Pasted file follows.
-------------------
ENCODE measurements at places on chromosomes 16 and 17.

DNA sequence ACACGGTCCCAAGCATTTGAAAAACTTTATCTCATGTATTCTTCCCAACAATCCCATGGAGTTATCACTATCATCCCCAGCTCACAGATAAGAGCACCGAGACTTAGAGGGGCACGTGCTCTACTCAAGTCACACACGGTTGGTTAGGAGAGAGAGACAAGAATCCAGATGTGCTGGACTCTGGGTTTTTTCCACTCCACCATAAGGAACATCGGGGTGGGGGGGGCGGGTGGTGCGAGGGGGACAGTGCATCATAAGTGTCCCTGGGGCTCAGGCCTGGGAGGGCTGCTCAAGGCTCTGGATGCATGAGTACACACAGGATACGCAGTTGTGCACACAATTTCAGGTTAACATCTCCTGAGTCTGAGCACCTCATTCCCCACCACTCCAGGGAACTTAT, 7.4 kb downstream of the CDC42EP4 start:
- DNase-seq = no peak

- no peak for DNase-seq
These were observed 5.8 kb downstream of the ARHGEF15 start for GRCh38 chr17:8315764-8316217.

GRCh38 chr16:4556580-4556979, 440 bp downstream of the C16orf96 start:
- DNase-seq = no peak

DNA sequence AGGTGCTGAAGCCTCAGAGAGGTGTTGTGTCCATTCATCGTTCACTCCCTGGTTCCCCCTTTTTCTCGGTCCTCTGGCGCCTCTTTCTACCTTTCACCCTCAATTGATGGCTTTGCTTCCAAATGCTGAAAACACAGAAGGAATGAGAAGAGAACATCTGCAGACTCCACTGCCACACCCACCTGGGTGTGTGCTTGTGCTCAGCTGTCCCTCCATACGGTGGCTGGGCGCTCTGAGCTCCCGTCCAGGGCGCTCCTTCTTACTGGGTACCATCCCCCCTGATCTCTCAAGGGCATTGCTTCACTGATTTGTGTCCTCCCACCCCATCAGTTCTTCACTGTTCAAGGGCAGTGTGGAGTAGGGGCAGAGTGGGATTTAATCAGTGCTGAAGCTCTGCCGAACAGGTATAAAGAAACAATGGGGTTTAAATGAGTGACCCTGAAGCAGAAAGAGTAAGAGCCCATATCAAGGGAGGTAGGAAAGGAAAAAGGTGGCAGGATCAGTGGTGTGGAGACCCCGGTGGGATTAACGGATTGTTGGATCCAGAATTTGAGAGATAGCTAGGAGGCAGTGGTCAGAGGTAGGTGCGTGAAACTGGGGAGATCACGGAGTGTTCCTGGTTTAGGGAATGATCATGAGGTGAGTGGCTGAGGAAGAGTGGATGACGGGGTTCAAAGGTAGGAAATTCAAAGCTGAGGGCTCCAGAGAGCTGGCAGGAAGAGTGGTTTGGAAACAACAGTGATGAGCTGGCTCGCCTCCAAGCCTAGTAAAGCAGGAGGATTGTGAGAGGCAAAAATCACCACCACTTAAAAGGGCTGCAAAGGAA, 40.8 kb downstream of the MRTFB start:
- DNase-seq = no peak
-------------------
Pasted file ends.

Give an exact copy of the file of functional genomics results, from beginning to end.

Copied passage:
ENCODE measurements at places on chromosomes 16 and 17.

DNA sequence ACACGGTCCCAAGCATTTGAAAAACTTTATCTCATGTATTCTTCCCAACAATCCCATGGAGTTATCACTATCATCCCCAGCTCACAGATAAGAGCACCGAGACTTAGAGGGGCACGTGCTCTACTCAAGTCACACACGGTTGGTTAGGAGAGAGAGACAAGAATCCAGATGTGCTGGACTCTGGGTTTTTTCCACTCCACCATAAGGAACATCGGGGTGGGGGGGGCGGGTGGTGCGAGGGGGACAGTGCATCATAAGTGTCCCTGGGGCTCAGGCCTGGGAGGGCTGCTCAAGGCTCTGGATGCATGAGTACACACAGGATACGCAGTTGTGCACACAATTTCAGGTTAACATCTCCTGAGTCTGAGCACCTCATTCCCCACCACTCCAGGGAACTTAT, 7.4 kb downstream of the CDC42EP4 start:
- DNase-seq = no peak

- no peak for DNase-seq
These were observed 5.8 kb downstream of the ARHGEF15 start for GRCh38 chr17:8315764-8316217.

GRCh38 chr16:4556580-4556979, 440 bp downstream of the C16orf96 start:
- DNase-seq = no peak

DNA sequence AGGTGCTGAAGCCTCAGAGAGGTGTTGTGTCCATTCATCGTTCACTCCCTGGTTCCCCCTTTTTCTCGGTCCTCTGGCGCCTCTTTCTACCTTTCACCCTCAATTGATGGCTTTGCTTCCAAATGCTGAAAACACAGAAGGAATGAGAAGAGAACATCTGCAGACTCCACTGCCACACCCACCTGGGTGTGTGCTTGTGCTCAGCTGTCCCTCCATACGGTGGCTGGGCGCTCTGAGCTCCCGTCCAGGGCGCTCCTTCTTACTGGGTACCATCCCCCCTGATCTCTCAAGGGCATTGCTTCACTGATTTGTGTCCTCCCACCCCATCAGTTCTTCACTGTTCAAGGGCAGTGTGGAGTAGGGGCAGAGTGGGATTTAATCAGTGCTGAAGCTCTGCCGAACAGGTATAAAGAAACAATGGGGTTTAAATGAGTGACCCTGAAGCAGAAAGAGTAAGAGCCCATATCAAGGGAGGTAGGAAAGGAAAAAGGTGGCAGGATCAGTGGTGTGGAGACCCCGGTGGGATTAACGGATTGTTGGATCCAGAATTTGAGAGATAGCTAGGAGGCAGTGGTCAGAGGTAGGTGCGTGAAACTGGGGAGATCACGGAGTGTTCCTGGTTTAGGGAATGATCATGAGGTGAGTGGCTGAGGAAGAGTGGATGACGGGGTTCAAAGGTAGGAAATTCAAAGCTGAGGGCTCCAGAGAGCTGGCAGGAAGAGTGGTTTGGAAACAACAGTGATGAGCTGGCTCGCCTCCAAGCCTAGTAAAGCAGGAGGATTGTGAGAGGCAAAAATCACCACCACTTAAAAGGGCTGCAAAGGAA, 40.8 kb downstream of the MRTFB start:
- DNase-seq = no peak